There are three main reasons people use their focus targets in macros: to be able to refresh crowd control without switching targets (self explanatory), to be able to refresh a buff on a friendly target without switching targets (earth shield, misdirection, etc.), and last but not least to track buffs/debuffs and/or spell casts of a specific target (i.e. a healer tracking a boss ability with focus target cast bars). The problem I've run into, and I am sure many others have as well, is that some classes could benefit from using their focus target in more than one way. We need a second focus target, and a third...

After much deliberation, preceded by a fair bit of procrastination, I've come up with a fairly elegant solution for "sharing" a single focus target; let's have the macro remember who to target. Self modifying macros have been a crazy idea in the back of my head for quite a long time, but I wasn't sure if it was possible no less feasible. Then I saw a very promising sentence on wowwiki describing the EditMacro function, "If this function is called from within the macro that is edited, the rest of the macro (from the final character's position of the /run command onward) will run the new version." Not only can you edit a macro while it is running, it will continue to run from the point it left off before being edited! This actually turned out to be a little bit of a bummer too, but more on that later.

So I have to write a macro which does what I want, leave room for an unknown player name up to 12 characters, and also leave room for some lua code to change the name on the fly; with only 255 characters total. It actually wasn't that bad, but a few more characters would have allowed for more thorough targeting conditionals.

Right off the bat there are a couple glaring limitations: you can't edit macros in combat and you can't use GUIDs to select targets (or in layman's terms some trash mobs have the same name, which one will your macro target?). I may eventually find a way around the latter, but I am pretty sure that all the target switching LUA functions are protected. Perhaps it's not really an issue either since how often are there multiple mobs in the same pull with the same name when it isn't an AOE group without CC? Still macros aren't going to be a great way to handle crowd control targets, but they are very good way to remember and retarget players; better than focus targets even if you know how annoying it can be to keep losing your focus between sections of the dragon soul raid.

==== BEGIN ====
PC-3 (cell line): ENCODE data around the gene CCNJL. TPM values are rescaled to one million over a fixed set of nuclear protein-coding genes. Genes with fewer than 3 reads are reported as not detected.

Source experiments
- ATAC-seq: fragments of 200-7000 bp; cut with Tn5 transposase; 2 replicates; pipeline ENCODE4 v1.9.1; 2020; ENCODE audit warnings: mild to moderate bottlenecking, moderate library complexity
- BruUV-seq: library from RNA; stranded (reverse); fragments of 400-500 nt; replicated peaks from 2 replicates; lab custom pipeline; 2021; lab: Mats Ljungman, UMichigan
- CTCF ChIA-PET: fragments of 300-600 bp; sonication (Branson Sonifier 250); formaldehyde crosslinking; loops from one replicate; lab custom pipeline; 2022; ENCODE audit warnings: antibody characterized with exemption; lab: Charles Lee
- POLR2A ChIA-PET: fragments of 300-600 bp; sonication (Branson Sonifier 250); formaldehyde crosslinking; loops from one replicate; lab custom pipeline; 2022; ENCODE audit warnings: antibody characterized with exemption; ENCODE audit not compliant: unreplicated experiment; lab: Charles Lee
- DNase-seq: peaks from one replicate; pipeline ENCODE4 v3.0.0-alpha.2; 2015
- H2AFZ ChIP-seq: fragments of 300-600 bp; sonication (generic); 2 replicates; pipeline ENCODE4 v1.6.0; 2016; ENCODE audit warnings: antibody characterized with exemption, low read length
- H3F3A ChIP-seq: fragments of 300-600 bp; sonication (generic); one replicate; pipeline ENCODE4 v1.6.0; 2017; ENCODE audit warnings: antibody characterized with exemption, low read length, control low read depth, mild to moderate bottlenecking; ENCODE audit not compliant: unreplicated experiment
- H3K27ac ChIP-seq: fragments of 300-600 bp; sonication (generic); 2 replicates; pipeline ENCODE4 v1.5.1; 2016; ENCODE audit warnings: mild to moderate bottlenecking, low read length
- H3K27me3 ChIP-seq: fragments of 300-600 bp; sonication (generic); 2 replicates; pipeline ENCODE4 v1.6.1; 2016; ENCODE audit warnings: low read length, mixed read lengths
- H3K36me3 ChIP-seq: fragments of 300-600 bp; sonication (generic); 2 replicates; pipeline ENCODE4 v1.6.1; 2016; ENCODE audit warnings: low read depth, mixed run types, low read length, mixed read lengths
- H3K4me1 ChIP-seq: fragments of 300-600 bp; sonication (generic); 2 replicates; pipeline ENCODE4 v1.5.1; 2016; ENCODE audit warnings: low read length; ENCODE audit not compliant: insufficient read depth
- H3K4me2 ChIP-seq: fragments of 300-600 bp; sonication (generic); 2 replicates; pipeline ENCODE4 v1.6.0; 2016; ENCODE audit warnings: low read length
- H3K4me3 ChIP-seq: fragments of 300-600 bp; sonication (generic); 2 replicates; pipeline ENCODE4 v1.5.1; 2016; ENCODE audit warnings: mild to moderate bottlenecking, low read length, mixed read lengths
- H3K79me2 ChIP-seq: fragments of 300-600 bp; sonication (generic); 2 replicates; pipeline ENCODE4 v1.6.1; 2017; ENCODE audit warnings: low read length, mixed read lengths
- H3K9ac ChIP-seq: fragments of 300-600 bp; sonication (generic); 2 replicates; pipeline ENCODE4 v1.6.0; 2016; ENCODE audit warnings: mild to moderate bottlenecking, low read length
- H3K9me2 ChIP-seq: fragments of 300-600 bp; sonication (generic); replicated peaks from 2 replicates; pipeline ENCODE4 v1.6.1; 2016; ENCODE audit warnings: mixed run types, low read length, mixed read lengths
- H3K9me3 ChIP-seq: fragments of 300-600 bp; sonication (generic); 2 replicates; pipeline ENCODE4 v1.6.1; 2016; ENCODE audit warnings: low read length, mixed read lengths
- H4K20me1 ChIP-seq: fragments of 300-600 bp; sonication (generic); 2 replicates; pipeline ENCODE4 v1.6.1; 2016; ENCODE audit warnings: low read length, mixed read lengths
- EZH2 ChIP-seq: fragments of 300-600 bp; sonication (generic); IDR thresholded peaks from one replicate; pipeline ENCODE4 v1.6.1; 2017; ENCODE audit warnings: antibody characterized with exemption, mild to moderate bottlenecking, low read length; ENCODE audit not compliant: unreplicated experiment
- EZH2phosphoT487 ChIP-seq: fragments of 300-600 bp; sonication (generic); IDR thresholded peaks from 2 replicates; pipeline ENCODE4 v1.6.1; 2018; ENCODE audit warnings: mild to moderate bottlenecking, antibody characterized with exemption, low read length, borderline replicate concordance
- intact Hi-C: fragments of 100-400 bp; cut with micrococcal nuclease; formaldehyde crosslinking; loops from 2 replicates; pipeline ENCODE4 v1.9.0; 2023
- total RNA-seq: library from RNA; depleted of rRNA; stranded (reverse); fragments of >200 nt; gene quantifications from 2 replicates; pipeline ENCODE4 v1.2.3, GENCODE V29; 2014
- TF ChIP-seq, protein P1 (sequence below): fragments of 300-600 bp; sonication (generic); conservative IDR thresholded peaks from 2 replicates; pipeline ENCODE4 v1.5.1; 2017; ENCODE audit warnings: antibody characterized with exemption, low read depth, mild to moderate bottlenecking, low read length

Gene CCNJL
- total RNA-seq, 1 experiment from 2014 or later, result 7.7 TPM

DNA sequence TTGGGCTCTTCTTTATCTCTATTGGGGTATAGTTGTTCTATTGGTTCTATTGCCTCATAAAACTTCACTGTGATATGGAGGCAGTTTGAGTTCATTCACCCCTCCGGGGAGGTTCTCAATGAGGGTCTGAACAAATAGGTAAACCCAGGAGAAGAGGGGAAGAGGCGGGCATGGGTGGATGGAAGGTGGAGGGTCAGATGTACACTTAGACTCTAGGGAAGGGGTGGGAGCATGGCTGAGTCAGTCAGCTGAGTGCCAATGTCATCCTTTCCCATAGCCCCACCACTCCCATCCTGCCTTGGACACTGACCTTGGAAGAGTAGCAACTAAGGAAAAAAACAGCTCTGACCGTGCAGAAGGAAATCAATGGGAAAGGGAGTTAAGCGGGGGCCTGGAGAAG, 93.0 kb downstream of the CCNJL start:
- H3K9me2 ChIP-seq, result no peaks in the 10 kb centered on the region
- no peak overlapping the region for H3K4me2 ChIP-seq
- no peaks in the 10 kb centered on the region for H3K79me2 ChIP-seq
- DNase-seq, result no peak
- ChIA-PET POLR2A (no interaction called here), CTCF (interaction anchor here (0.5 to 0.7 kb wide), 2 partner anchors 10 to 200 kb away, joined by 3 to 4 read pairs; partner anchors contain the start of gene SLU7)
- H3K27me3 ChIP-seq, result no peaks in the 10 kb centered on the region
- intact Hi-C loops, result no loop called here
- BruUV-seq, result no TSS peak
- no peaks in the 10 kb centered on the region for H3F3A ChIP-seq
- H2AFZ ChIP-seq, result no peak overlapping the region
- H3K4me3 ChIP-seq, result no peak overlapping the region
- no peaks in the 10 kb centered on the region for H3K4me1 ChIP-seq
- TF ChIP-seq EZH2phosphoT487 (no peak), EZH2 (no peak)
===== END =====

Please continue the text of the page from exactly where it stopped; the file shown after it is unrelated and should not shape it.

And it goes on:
So here's what I got so far: a misdirection macro for hunters and a tricks of the trade macro for rogues. Fully tested on my hunter and I really liked the way I didn't have to clutter up my UI with a focus frame I wasn't really using.

/use [btn:2];[@asecondfocus,help][help][@targettarget,help][@pet]Misdirection
/stopmacro [btn:1][noraid,noparty]
/run i=GetRunningMacro()EditMacro(i,nil,1,gsub(GetMacroBody(i),"%b@,","@"..UnitName("target")..",",1)..(" "):rep(24))

/use [btn:2];[@asecondfocus,help][help][@targettarget,help][]Tricks of the Trade
/stopmacro [btn:1][noraid,noparty]
/run i=GetRunningMacro()EditMacro(i,nil,1,gsub(GetMacroBody(i),"%b@,","@"..UnitName("target")..",",1)..(" "):rep(21))

The first couple lines look like a regular macro you'd find almost anywhere, with a few less checks perhaps (no room for those frills). I first try and target the "focus", then I try the current target and if it is a hostile I try and target it's target (hopefully a tank). For the misdirect macro I also try the pet as a last resort. If all the targeting checks fall through you'll get a hand to pick a target manually (that should almost never happen).